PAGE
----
And, what I meant by "ready" was coming to a place of peace within that stands the test of time. Knowing I would be ok without them. Some people will just simply not believe that and that is OKAY!
The truth is also that some people have very serious chemical imbalances in their brains and need medication to lead anything approaching a normal life.

I also think there is often a quickness to prescribe, but I know from personal experience that there are a lot of people who do need that help. I also know that just "feeling ready" to let go of the pills can lead to some horrific consequences.

There are some things which you cannot wil yourself out of.

I am glad your situation was different.
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Old 05-14-2007, 04:12 AM
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Hi all having slep on my previous post I just wanted to clarify. I don't simply have a perception of the US as a pill-popping culture. Since the US has given us pretty much all of the non-chemical therapeutic systems too!

Divinedesign21, I feel like you've had a bit of a bashing, but I very much read your posts as you sharing your experience, not as you suggesting that everyone should do what you have done. People seem to get a wee bit defensive that the drugs they are on are necessary, when I didn't think that you suggested otherwise!

And I always love to read a story of people making happy progress, however they do it!
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Old 05-14-2007, 10:24 AM
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I am not on medication for seizures. I was on Wellbutrin and Seroquel for bipolar, which is considered to be a pretty serious chemical imbalance. I talked this over with my doctor and told him I didn't want to take them any more. I was weaned off slowly (except the seroquel- I just stopped taking it because it made me like a zombie.)

What I meant by "ready" is that I was ready to take the RISK of something going wrong. I arranged for time off of work and my daughter is staying with my mom for a while so that if anything does go wrong, other people will be minimally effected. So far, things are a million times better. I am focused, clear and happy without the use of a substance.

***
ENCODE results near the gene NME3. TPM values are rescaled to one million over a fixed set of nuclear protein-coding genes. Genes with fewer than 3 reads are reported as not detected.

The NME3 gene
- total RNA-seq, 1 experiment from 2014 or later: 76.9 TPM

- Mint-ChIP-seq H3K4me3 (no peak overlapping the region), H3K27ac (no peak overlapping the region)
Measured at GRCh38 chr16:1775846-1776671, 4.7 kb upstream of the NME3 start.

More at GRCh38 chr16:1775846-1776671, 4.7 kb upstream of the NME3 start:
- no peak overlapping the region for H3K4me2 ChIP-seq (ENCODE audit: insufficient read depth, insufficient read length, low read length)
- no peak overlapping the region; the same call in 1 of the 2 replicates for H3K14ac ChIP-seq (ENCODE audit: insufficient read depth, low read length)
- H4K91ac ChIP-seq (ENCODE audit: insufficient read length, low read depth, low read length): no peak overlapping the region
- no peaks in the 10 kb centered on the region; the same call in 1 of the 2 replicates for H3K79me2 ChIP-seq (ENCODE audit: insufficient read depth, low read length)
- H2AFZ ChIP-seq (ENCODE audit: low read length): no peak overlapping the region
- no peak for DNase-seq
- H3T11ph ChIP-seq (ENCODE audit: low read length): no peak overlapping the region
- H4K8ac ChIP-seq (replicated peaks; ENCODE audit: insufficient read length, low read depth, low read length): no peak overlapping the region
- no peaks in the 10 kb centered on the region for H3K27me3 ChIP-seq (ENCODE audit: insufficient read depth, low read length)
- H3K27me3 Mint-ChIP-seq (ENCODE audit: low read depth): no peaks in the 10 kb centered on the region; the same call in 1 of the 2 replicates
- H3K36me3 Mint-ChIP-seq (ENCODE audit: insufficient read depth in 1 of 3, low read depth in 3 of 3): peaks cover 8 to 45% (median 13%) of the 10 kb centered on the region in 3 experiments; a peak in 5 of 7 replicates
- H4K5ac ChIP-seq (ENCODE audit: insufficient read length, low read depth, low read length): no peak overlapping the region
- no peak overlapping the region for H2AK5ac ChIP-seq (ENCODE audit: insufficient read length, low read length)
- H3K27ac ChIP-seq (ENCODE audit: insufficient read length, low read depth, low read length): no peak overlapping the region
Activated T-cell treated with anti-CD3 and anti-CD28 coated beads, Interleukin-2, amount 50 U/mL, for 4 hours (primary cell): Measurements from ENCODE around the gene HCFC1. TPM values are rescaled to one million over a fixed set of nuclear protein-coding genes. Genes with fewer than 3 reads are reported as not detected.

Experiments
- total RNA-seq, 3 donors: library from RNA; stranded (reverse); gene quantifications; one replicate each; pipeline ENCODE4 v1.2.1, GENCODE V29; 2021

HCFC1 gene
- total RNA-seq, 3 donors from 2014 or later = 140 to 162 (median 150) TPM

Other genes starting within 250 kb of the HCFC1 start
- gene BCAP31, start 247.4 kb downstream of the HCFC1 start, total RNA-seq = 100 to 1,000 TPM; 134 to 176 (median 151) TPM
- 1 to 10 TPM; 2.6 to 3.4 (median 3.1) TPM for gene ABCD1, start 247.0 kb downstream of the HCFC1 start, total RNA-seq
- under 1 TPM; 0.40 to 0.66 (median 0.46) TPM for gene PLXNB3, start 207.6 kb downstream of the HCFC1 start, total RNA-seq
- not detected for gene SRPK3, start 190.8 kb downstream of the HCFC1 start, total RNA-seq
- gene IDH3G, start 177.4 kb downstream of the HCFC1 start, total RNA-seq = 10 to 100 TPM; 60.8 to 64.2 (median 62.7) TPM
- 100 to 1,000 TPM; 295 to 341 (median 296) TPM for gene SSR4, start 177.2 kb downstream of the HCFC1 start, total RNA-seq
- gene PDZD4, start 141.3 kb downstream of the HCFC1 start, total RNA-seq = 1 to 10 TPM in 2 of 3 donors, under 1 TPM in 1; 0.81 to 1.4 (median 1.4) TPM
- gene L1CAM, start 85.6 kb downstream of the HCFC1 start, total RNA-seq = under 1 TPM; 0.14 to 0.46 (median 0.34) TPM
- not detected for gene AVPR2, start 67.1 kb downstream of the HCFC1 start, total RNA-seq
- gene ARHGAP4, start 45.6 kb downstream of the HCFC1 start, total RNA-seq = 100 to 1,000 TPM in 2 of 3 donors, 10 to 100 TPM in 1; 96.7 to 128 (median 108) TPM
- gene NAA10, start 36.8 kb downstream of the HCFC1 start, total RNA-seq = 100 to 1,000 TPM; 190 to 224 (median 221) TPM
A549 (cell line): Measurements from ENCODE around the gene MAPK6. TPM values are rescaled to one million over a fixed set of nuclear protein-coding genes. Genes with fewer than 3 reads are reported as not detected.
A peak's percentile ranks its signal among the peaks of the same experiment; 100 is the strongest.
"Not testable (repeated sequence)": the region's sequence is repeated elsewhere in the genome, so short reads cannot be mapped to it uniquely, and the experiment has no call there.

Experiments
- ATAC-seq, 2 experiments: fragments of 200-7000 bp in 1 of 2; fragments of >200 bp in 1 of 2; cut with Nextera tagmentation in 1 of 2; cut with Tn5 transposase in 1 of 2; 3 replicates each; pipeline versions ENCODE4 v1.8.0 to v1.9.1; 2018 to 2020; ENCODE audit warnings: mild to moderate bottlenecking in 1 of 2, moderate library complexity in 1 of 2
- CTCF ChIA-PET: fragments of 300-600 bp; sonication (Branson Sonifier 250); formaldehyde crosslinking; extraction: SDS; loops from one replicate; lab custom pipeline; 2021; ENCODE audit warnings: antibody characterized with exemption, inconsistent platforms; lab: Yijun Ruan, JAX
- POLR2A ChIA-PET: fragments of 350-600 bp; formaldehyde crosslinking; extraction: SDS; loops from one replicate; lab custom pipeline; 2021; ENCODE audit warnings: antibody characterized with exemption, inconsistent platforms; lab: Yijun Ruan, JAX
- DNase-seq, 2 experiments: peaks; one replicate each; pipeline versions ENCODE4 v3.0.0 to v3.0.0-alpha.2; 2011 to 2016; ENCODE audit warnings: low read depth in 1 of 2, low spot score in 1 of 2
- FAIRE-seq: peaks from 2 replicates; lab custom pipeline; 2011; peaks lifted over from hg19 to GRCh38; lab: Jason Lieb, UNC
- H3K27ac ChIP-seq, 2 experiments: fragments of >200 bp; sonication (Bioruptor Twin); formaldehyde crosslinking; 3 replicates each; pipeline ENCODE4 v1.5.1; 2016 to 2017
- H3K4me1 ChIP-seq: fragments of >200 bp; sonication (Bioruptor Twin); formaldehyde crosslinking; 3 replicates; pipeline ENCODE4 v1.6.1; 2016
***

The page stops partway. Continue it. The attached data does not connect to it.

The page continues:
Even Candace Pert, MD, who discovered the opiate receptor, wrote in her book, "Molecules of Emotion: Why we feel the way we feel" that even when we take antidepressants, we are using chemicals to change the way we feel.

That FOR ME and ME ONLY, made sense.

This post is NOT about what anyone else should do, say or believe. It's about what I did.
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Old 05-14-2007, 10:41 AM
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I am glad to see that you are doing it responsibly, with the consideration for the effects this could have on others (particularly your daughter). That you are doing this with the knowledge of your doctor is very very good, indeed.

My aunt did it on her own, with self-medicating (cocaine, perhaps the worst possible choice for her) and, as is often the case in that situation, it did not go so well. The process you are going through seems to be one taken with caution and due consideration. I do hope it goes well. Your path is your path, of course, I never meant to suggest otherwise.